The government could unveil sweeping new plans to mobilise investment in new nuclear, carbon capture and storage (CCS), and energy efficiency projects within days, in what would represent a major boost for the green economy. However, reports over the weekend suggested the Treasury is reluctant to sign off on the plans, which are contained in a long-awaited Energy White Paper, amidst concerns the changes could impose significant costs on the in-coming Prime Minister. Both the Guardian and the Times reported yesterday that the Department for Business, Energy, and Industrial Strategy (BEIS) is poised to publish a consultation on a new financing model for future nuclear power plants, which ministers maintain could curb costs for consumers and enable a new generation of nuclear plants that would support the UK’s decarbonisation efforts. Critics were quick to label the proposals as a further subsidy for an expensive source of power, which would leave taxpayers liable for rising project costs or delays. The new financing approach, known as a regulated asset base (RAB), mirrors the model used to finance the £4.2bn Thames Tideway tunnel. It allows developers to charge customers upfront for projects before they are completed and could see the government agree to cover a proportion of cost overruns. The plans also hand developers a regulated return at each new phase of a project. Supporters of the model argue it can drastically reduce borrowing costs, curb project risks, ensure critical infrastructure is developers, and reduce overall costs for billpayers. But critics of RAB projects have warned they could leave taxpayers on the hook for significant cost overruns and require the government to step in financing for a project dries up. The consultation was expected to be published alongside a wide-ranging Energy White Paper, featuring similar proposals for mobilising investment in new CCS projects and revive stalled spending on domestic energy efficiency measures. However, Bloomberg reported over the weekend that Chancellor Philip Hammond is blocking the plans, citing the spending implications that would be imposed on the new Prime Minister.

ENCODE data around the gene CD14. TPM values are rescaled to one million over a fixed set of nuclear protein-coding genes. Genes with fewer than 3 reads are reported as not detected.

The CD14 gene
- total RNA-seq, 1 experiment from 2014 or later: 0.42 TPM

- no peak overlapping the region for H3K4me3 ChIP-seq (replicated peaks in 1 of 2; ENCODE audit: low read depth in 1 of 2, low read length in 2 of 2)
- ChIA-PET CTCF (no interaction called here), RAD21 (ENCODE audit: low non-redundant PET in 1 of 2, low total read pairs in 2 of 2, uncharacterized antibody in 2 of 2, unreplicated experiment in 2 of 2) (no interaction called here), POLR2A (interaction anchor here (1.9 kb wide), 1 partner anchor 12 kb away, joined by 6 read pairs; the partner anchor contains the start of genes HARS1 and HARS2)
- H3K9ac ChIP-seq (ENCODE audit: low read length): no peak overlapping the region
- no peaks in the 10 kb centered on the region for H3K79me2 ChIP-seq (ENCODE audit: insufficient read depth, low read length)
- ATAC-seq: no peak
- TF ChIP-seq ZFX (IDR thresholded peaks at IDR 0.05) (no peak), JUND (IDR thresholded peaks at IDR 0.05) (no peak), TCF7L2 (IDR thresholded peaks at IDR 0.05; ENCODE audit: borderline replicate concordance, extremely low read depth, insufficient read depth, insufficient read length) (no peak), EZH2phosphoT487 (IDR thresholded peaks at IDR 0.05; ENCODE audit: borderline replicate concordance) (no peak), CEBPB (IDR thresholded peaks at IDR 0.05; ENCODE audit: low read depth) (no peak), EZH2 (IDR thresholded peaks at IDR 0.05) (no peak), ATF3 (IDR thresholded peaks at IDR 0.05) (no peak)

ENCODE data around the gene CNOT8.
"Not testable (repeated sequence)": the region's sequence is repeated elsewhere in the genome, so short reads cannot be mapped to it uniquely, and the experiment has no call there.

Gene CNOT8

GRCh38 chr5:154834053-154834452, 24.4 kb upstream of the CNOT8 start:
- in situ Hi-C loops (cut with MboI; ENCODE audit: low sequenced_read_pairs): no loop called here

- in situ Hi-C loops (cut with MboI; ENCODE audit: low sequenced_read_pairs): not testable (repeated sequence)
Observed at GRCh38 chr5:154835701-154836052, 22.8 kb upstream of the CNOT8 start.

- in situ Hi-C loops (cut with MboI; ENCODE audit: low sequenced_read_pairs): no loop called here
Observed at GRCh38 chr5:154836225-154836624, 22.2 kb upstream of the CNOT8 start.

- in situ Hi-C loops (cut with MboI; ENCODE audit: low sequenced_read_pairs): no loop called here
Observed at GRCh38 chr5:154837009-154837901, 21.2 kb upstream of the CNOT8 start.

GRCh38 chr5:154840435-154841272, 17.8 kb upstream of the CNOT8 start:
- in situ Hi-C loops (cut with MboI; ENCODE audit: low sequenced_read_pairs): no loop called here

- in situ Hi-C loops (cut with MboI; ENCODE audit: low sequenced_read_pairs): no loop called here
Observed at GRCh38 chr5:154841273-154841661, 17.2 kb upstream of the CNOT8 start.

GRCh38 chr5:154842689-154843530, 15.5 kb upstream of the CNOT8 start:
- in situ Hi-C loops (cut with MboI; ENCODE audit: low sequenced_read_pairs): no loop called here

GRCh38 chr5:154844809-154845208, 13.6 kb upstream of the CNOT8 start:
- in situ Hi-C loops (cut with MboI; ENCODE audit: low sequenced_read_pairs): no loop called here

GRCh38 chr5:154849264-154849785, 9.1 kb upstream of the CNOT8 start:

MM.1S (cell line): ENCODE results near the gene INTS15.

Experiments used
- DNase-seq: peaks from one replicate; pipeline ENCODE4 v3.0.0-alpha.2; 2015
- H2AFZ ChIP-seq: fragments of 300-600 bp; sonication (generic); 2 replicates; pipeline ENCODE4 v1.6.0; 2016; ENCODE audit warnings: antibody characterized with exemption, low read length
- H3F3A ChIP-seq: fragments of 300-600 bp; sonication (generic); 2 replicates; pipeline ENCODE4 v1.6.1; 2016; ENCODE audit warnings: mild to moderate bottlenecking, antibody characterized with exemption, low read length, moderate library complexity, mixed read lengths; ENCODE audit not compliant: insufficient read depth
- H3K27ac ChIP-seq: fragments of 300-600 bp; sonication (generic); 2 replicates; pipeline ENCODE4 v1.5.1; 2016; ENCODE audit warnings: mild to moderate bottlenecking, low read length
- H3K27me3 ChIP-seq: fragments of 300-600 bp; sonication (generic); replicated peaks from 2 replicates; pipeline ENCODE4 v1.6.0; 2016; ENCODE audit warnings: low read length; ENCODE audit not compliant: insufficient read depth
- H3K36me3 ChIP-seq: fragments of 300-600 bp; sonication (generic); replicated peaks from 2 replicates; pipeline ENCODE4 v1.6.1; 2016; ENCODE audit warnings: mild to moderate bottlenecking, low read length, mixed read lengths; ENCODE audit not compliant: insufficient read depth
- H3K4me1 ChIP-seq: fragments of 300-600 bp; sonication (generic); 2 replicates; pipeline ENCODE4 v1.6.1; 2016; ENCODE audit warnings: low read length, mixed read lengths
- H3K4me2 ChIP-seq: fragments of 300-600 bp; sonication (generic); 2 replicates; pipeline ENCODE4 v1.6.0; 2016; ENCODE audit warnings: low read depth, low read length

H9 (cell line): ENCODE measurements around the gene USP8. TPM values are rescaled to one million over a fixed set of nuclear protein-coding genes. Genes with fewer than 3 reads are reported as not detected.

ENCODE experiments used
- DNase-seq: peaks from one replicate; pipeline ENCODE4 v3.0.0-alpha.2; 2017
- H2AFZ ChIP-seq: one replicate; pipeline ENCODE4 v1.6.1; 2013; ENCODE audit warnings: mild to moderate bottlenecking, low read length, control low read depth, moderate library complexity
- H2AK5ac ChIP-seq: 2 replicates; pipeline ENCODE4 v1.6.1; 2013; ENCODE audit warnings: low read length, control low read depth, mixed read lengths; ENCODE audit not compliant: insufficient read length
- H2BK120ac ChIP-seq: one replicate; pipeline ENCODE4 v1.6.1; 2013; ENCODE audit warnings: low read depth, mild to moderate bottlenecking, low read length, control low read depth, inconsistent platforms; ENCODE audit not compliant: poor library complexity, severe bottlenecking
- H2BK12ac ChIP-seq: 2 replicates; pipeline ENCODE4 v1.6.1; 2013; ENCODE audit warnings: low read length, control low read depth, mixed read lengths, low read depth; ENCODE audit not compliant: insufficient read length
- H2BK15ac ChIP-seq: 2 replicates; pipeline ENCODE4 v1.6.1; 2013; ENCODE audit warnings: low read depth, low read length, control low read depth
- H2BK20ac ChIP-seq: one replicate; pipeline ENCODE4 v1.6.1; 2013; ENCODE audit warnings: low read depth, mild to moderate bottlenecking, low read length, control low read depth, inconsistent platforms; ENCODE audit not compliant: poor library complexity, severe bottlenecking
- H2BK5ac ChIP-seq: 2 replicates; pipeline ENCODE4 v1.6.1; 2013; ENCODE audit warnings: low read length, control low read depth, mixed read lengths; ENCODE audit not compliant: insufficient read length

Business Green 15th July 2019 read more »
Environment Secretary Michael Gove has promised urgent action to tackle climate change as he warned that “time is running out” to save the world from the ravages of global warming. Mr Gove will outline the details of the forthcoming Environment Act today, which he claims is just as ambitious as the Climate Change Act 2008. This saw the UK became the first nation in the world to set legally binding, long-term targets to lower greenhouse gas emissions – prompting other countries to set similar goals. “Nature is in retreat just as global warming accelerates. The scale of action required may be daunting, but the need to act is imperative,” Mr Gove will tell an audience at Kew Gardens today, as he unveils details of the new Act.
The i News 16th July 2019 read more »
The government must come up with a blueprint for dealing with the challenges that automation and the move to a low-carbon economy pose for UK industry, says a report by the TUC. The UK has an “appalling” track record on managing industrial change that benefits workers, customers, businesses and communities. But the sweeping changes that are likely over the next few decades must be treated as an opportunity to improve lives and “deliver better jobs”, according to the authors. Union leaders at the TUC said without strong guidelines and action at a local level, communities in industrial cities and towns could suffer. The report, based on research conducted by the New Economics Foundation thinktank, said the UK may be able to learn lessons from three places that had transformed themselves after going through difficult times: Bilbao in northern Spain, Eindhoven in Holland, and Iceland.
Guardian 15th July 2019 read more »